Verdi's Great Opera Aida to be Performed this Year in Cairo
This year's Cairo Opera Company Aida, like last year's, is produced by Abdallah Saad at the American University in Cairo: Ewart Hall.
According to al-Ahram Weekly, he has not altered it much this year, except make it more suitable for performance of Aida in Cairo, whether indoors or outdoors. This production is particularly faithful to Verdi’s original intentions, said the paper.
“Saad has a good eye, added the report, and the stage is used with great care with a variety of new visual pictures. He is a serious artist and he sees the nobility in Verdi's great arcs of sound. Whatever people say about the continued production of this opera, Saad appears to riposte: So what?,” said Al Aharm.
The attractive plot of the opera, in addition to the genius music makes the masterpiece of Aida.
Aida never had to work or relate to anyone she did not notice. She was a princess of Nubia, born at the top of a gold mine, but with a noble heart. The gray matter at the top, though, it has to be admitted, was always strictly limited.
This is what her father shouts at her in Act III of the opera. This scene is always exciting, no matter if it's your hundredth Aida. He demands Aida turns spy and deflect her boyfriend Rhadames, enemy of Nubia, from his high and mighty ways for the sake of her own land of Nubia.
According to the article, Aida will never go stale as an opera because of its characters, two powerful women in love with the same man. That one of these, Aida, is caught between two nations at war is a bonus. Anyway, her true father being Verdi, these characters are told in music of genius.
“From the opening act the characters have a life of their own, not realistic, not second hand, but operatically real to themselves. They are made to adopt a strange, slow motion gait, and they become dreams who move and walk at their own tempo with little to do with the living world.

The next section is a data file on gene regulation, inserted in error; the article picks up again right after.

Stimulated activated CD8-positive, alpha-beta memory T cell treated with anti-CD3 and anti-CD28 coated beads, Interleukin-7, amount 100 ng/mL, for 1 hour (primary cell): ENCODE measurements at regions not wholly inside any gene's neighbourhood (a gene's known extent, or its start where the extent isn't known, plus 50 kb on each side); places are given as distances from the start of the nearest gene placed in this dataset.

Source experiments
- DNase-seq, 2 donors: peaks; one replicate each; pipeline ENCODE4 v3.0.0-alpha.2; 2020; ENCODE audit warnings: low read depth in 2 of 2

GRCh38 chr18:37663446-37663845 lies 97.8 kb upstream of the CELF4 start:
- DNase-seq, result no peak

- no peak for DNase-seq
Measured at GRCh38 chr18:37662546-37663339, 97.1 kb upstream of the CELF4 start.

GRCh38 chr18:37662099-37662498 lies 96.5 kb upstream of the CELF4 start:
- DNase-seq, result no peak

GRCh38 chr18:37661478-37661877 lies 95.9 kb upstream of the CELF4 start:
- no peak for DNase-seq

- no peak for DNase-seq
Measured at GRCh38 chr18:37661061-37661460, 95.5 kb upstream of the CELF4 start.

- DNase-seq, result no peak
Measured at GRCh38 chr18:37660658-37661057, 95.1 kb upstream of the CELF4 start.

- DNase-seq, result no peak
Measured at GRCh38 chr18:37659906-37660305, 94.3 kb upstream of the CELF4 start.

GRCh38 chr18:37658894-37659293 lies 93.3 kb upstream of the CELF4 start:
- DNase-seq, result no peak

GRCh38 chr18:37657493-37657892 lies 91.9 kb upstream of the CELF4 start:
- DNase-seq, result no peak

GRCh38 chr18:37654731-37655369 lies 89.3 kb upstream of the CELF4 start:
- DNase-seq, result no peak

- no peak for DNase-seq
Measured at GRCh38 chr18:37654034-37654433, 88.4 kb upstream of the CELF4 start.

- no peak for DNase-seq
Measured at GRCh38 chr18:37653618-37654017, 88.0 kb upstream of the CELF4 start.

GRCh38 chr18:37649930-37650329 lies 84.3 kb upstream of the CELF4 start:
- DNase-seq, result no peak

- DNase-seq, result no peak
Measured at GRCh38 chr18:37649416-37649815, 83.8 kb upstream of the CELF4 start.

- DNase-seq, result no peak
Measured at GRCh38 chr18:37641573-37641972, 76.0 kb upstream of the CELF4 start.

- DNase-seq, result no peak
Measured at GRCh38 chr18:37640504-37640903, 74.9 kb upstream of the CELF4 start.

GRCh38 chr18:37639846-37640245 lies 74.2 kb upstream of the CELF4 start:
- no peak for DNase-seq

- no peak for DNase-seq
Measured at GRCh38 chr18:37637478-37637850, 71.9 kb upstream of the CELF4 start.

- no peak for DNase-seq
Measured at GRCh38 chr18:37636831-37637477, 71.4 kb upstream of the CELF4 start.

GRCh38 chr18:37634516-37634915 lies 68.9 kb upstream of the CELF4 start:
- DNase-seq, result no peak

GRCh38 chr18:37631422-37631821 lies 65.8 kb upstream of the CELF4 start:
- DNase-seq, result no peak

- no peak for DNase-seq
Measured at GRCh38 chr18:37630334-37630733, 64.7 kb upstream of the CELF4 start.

One example from the first act: as the curtains part, well, it's Aida again, so she is somehow or other the most important character in the work, and here she is.
From Aida's special leitmotif, Verdi deliberately builds this music very carefully into a powerful little symphony. Slowly, majestically, Aida follows her destiny. She walks alone on this isolated path, a glamorous, tall person in a really gorgeous red robe. It's a wonderful moment, her first appearance, quite unforgettable because her character develops with emotions quite unlike those by whom she is surrounded.”
“Aida, therefore, is more like a Passion play for once. We will never again be allowed to stay ‘Oh, Aida is such a drip, Snow White's sister.’ Here she is, in this production, a creature of space, height and nobility, a trapped royal being crushed by the destiny of two nations. All this shows Verdi's partiality to Leopardian pessimism. This Aida could be called Forza del Destino Number Two.
At the beginning of the opera, Rhadames is powerful, not a bleating tenor in a cramped outfit, but really handsome, tall and virile, with a beautiful voice which opens out into a proper tenor robust, ringing golden and loud. And he's under 30. He is Nicola Rossi Giordano, to be seen and heard.
Boyka Vassileva is another of Cairo's exciting, electric Amnerises. At first you feel - so she has a lovely voice, but what will happen in Act IV, the Passion of the Princess Amneris? She leaves us in no doubt when this moment comes. She too, like Aida, is noble. No screaming shrew, but a real woman, young, feeling and, in the end, heroic. She is no jealous, bitchy royal. She is able to see exactly what is wrong with the political set-up in her country, and her almost accidental part in it is the cause of the tragedy. At the end, in her Passion, she spits fire, finds the power, looks slim, lovely and, in black, piteous, but never to be dismissed. Her moans close the opera Aida.
Amonasro, Aida's father, in his anger, he does crack his daughter, insisting on the disastrous spy drama in which she becomes entangled; but at her despairing cry "O mia patria, quanto mi costi?", the shining moment of all soprano divas, he is sympathetic and enfolding to the daughter who is at destiny's mercy.
Aida had a triumph in her Nile aria, with a lovely nostalgic high C. All this part of the work - soft and high, carefully laundered by Verdi for his own particular Aida, Teresa Stolz - were negotiated with beauty and ease.” – Albawaba.com
© 2001 Al Bawaba (www.albawaba.com)